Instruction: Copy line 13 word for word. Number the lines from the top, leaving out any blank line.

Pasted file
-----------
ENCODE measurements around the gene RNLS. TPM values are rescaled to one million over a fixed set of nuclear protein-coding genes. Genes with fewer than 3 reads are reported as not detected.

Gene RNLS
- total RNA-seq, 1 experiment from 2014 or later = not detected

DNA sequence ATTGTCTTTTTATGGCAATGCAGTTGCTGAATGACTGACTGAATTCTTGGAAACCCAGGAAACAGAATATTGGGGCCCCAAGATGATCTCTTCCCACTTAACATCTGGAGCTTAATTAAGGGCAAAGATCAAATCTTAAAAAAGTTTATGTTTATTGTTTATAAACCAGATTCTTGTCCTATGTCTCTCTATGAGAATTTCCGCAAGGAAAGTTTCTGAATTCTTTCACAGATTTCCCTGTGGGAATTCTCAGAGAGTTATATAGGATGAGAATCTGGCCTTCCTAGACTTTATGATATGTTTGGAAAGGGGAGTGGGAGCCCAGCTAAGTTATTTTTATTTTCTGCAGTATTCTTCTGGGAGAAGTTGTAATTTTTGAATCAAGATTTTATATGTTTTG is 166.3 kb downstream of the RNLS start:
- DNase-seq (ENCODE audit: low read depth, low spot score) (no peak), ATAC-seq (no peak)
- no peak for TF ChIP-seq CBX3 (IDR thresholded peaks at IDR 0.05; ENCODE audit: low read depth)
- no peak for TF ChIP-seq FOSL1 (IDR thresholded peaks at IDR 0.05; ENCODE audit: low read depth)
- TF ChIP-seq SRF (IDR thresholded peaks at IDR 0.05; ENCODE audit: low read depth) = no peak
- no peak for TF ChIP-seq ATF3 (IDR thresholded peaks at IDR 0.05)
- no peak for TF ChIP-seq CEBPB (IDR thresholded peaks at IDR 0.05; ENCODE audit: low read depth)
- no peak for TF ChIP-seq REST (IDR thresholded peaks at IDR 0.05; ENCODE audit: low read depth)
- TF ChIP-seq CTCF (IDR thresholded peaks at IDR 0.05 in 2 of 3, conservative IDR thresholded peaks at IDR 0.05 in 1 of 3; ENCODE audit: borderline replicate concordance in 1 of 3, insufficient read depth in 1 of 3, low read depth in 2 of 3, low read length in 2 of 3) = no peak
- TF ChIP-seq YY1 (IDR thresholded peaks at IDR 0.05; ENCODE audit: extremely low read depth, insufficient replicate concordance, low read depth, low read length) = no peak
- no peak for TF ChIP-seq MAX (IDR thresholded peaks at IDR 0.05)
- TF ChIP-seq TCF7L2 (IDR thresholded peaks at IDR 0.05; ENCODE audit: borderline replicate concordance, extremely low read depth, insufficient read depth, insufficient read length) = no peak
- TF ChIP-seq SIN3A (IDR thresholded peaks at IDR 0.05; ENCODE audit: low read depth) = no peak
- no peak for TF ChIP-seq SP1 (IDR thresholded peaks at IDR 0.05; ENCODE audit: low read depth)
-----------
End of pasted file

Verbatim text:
- TF ChIP-seq YY1 (IDR thresholded peaks at IDR 0.05; ENCODE audit: extremely low read depth, insufficient replicate concordance, low read depth, low read length) = no peak